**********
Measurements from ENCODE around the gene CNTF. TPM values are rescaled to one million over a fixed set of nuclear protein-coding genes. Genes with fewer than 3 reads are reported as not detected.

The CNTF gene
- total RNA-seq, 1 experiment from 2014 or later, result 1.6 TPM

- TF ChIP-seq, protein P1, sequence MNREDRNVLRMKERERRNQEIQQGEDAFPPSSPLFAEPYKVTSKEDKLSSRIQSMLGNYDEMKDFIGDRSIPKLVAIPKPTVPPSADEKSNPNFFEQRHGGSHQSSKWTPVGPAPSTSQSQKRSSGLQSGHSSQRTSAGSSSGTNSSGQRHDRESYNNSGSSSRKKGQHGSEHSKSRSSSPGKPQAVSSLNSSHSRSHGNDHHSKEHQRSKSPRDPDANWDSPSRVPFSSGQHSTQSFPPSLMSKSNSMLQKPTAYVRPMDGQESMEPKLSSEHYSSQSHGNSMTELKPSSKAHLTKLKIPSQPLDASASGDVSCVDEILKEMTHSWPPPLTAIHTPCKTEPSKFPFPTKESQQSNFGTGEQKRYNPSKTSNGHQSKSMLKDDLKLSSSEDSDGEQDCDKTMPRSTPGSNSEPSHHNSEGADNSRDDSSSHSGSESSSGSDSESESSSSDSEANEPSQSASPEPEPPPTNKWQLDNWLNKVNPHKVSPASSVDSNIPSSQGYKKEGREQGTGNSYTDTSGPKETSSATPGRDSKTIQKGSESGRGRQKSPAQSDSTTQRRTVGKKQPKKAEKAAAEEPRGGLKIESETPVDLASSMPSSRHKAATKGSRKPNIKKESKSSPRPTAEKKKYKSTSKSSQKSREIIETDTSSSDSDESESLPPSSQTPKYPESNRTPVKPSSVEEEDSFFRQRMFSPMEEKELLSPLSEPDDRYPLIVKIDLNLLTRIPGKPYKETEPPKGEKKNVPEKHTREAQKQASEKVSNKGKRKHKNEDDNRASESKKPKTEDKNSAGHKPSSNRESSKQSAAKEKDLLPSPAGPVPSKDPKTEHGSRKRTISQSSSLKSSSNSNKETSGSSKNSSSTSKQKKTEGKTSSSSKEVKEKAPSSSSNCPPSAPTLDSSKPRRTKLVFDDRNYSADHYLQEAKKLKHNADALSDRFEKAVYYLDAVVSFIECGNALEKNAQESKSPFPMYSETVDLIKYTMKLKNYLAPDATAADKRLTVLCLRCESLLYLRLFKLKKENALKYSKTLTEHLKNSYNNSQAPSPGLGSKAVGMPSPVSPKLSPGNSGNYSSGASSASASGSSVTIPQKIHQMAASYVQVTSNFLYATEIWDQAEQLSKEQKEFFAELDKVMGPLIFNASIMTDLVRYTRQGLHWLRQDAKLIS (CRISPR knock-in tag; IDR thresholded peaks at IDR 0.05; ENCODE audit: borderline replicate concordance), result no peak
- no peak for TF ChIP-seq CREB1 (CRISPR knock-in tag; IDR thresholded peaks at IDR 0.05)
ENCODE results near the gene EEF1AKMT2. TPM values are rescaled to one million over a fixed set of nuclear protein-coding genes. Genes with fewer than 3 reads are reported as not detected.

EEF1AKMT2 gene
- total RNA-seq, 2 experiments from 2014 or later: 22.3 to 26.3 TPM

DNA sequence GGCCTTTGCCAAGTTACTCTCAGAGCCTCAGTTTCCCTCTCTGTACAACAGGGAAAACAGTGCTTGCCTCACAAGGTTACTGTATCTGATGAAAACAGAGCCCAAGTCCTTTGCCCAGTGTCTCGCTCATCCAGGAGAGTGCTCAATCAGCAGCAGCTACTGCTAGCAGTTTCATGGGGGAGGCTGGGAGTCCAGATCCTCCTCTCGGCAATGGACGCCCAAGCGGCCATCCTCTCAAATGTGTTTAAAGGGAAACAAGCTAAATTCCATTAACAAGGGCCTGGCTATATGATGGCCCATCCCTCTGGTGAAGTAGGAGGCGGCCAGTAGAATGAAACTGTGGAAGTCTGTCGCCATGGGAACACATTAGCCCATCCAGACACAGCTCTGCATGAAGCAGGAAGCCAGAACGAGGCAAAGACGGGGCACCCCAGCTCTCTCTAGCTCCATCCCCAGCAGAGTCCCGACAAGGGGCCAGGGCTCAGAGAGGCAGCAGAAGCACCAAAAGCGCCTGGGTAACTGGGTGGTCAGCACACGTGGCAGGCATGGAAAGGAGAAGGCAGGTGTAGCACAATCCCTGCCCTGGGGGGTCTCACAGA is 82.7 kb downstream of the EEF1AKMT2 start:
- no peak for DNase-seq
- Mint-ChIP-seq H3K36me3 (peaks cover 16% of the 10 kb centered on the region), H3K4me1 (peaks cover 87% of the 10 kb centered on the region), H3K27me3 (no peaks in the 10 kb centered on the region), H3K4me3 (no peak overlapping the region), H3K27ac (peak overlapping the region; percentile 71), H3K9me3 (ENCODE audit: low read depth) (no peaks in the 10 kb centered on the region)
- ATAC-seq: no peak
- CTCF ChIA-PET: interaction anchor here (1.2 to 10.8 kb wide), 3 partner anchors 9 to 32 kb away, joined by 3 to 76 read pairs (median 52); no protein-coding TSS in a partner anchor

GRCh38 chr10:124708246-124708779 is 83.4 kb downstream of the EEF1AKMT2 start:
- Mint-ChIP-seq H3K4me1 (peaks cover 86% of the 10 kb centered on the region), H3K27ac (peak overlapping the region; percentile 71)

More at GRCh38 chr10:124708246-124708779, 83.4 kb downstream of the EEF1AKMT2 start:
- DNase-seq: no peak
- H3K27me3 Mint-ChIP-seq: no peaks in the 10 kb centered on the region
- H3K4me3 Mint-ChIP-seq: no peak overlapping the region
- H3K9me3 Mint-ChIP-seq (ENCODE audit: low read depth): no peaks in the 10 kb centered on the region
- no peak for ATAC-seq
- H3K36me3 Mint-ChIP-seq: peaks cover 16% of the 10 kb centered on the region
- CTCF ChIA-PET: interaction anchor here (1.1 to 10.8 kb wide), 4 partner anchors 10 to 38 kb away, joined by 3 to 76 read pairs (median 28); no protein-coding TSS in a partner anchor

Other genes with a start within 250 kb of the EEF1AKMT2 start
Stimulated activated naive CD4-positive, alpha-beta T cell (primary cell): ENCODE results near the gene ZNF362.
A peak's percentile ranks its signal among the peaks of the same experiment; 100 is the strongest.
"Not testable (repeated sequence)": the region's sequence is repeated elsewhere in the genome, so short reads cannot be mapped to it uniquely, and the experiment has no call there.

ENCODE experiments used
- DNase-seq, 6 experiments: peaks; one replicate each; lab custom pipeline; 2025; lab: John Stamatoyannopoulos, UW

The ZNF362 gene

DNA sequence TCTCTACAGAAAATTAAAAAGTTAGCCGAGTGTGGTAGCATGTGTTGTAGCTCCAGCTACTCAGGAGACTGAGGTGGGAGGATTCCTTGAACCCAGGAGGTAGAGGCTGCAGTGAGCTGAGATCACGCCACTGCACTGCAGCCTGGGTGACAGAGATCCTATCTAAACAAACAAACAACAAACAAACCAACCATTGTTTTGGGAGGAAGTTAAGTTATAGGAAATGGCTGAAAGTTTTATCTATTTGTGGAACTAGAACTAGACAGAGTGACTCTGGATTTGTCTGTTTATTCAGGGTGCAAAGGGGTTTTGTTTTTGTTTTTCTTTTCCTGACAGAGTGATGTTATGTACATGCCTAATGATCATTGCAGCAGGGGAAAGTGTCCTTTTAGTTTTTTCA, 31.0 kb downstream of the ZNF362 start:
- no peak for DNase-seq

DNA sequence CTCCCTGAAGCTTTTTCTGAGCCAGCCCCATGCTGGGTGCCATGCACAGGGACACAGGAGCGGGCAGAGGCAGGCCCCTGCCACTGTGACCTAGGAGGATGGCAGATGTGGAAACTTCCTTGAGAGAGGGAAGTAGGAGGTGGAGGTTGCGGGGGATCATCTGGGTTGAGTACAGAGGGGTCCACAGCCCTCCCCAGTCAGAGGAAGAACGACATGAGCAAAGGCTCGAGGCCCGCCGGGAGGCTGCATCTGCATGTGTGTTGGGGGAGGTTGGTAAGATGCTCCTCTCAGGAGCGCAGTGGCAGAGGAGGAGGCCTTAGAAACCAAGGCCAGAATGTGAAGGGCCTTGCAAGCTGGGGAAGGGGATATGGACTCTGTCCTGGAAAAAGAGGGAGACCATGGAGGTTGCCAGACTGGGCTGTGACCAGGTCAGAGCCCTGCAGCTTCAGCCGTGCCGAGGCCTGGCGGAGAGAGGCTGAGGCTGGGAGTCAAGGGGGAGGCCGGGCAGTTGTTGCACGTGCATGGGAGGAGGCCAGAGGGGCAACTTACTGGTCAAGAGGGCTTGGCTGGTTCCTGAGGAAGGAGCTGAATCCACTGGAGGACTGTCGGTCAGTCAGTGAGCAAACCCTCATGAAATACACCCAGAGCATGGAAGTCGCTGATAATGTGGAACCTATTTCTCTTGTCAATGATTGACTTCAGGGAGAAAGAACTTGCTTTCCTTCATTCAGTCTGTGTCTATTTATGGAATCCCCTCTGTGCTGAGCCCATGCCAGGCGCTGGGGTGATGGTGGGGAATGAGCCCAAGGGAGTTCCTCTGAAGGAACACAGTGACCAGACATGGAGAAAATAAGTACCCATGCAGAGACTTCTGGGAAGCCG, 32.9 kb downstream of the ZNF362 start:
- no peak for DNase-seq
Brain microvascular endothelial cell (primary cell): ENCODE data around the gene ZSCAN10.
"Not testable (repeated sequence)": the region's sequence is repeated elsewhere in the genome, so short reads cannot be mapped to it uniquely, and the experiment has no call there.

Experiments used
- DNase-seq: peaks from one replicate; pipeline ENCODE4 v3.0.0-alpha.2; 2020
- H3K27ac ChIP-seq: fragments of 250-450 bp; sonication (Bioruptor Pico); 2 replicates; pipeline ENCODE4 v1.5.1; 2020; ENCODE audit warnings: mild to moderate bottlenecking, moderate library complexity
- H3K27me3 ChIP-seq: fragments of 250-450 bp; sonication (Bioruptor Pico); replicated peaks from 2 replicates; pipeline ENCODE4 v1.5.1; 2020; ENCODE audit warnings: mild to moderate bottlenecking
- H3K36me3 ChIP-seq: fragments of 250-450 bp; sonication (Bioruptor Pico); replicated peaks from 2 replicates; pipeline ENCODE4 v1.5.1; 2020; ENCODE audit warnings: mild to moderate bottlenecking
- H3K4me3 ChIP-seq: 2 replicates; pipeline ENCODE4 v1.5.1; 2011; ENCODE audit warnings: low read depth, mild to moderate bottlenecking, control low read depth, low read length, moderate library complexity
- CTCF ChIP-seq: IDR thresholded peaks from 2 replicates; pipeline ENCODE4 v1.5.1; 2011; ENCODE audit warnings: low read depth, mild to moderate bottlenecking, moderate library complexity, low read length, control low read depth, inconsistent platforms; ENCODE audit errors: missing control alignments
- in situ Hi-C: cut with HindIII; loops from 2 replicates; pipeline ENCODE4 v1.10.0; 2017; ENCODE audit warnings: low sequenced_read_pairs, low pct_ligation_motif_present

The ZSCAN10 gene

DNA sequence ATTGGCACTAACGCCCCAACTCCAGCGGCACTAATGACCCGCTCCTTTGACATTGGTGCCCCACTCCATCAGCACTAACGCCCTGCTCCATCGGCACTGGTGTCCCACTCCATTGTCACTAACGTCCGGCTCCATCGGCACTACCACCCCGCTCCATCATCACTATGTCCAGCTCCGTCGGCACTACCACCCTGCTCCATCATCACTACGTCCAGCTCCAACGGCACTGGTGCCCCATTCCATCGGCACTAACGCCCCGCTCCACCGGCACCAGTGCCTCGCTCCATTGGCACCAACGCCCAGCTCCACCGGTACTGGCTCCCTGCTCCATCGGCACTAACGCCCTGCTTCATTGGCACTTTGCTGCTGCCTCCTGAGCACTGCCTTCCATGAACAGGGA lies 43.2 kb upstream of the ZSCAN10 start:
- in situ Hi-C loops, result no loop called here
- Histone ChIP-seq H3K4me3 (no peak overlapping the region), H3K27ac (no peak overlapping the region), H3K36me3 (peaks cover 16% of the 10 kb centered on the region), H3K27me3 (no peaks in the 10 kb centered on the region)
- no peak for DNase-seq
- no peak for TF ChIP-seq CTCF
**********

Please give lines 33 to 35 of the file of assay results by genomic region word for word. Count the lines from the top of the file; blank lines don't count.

DNA sequence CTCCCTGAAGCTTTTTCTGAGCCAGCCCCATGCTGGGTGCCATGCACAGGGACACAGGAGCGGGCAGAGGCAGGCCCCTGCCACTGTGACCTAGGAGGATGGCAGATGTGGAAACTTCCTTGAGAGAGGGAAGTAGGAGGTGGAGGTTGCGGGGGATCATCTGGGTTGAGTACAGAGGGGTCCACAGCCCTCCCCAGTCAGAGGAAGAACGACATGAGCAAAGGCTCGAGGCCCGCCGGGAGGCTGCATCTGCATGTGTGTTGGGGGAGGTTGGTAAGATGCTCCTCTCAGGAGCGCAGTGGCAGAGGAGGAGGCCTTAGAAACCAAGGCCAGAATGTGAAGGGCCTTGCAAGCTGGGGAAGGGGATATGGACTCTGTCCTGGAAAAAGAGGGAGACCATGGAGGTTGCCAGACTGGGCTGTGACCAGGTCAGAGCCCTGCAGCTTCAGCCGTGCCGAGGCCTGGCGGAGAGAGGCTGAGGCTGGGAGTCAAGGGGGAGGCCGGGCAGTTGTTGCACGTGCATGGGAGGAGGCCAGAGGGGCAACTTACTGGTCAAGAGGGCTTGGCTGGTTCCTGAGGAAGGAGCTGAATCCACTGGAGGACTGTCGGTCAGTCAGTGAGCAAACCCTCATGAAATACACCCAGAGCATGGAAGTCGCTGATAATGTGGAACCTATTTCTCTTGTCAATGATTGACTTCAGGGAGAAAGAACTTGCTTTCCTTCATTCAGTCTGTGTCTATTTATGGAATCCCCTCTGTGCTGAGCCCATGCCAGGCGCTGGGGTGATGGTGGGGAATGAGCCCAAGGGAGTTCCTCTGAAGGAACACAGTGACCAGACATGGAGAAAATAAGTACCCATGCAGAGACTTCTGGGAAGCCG, 32.9 kb downstream of the ZNF362 start:
- no peak for DNase-seq
Brain microvascular endothelial cell (primary cell): ENCODE data around the gene ZSCAN10.